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And his debt shall, in suing out execution, be preferred to that of any other creditor who hath not obtained judgment before the king commenced his suit.(m) The king's judgment also affects all lands which the king's debtor hath at or after the time of contracting his debt, or which any of his officers mentioned in the statute 13 Eliz. c. 4 hath at or after the time of his entering on the office; so that, if such officer of the crown aliens for a valuable consideration, the land shall be liable to the king's debt even in the hands of a bona fide purchaser; though the debt due to the king was contracted by the vendor many years after the alienation.(n) Whereas, judgment between subject and subject related, even at common law, no further back than the first day of the term in which they were recovered, in respect of the lands of the debtor, and did not bind his goods and chattels but from the date of the writ of execution; and now, by the statute of frauds, 29 Car. II. c. 3, the judgment shall not bind the land in *421]

the hands of a bona *fide purchaser, but only from the day of actually

signing the same; which is directed by the statute to be punctually en. tered on the record : nor shall the writ of execution bind the goods in the hands of a stranger or the purchaser,(0) but only from the actual delivery of the writ to the sheriff or other officer, who is therefore ordered to endorse on the back of it the day of his receiving the same.

These are the methods which the law of England has pointed out for the exe. cution of judgments: and when the plaintiff's demand is satisfied, either by the voluntary payment of the defendant or by this compulsory process or otherwise, satisfaction ought to be entered on the record, that the defendant may not be liable to be hereafter harassed a second time on the same account. But all these writs of execution must be sued out within a year and a day after the judgment is entered; otherwise the court concludes prima facie that the judg. ment is satisfied and extinct: yet, however, it will grant a writ of scire facias, in pursuance of statute Westm. 2, 13 Edw. I. c. 45, for the defendant to show cause why the judgment should not be revived, and execution had against him; to which the defendant may plead such matter as he has to allege in order to show why process of execution should not be issued; or the plaintiff may still bring an action of debt, founded on this dormant judgment, which was the only method of revival allowed by the common law.(p) 16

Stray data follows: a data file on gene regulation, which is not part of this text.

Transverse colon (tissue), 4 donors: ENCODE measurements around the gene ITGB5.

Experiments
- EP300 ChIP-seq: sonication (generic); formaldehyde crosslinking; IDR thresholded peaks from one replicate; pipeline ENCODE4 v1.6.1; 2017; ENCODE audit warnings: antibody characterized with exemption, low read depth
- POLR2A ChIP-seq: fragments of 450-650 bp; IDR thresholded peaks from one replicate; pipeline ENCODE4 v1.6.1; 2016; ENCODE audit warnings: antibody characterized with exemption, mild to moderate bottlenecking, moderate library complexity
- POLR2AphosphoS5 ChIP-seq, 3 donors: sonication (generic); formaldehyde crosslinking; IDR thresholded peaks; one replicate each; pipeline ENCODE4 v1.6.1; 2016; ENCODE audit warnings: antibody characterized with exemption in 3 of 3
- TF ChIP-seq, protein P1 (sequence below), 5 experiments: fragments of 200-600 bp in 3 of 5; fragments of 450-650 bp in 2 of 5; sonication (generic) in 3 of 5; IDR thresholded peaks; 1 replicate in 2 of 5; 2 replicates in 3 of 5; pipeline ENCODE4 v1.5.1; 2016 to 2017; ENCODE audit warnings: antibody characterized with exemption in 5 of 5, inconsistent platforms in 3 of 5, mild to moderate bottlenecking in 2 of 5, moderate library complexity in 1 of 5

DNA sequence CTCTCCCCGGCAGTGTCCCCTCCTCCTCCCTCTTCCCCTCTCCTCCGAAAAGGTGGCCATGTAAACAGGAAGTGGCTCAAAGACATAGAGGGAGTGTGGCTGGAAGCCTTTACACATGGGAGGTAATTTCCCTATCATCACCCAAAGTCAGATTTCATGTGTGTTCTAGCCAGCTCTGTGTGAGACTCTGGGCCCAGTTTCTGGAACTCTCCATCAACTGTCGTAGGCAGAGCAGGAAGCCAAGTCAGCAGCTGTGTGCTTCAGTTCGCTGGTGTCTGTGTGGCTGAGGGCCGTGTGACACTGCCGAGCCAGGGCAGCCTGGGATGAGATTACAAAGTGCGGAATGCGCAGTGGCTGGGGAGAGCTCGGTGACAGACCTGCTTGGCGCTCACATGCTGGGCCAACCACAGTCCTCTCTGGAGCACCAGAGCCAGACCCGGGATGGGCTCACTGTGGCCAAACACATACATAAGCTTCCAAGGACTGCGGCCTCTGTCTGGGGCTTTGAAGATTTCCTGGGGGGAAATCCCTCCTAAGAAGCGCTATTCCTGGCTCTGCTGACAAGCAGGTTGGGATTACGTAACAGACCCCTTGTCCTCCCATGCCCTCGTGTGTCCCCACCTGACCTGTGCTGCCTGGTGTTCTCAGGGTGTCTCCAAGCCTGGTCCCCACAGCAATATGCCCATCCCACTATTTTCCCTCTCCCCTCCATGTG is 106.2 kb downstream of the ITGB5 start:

In this manner are the several remedies given by the English law for all sorts of injuries, either real or personal, administered by the several courts of justice, and their respective officers. In the course therefore of the present book, wo have, tirst, seen and considered the nature of remedies, by the mere act of the parties, or mere operation of law, without any suit in courts. We have next taken a review of remedies by suit or action in courts; and therein have contemplated, first, the nature and species of courts, instituted for the redress of injuries in general; and then have shown in what particular courts application must be made for the redress of particular injuries, or the doctrine of jurisdic*422]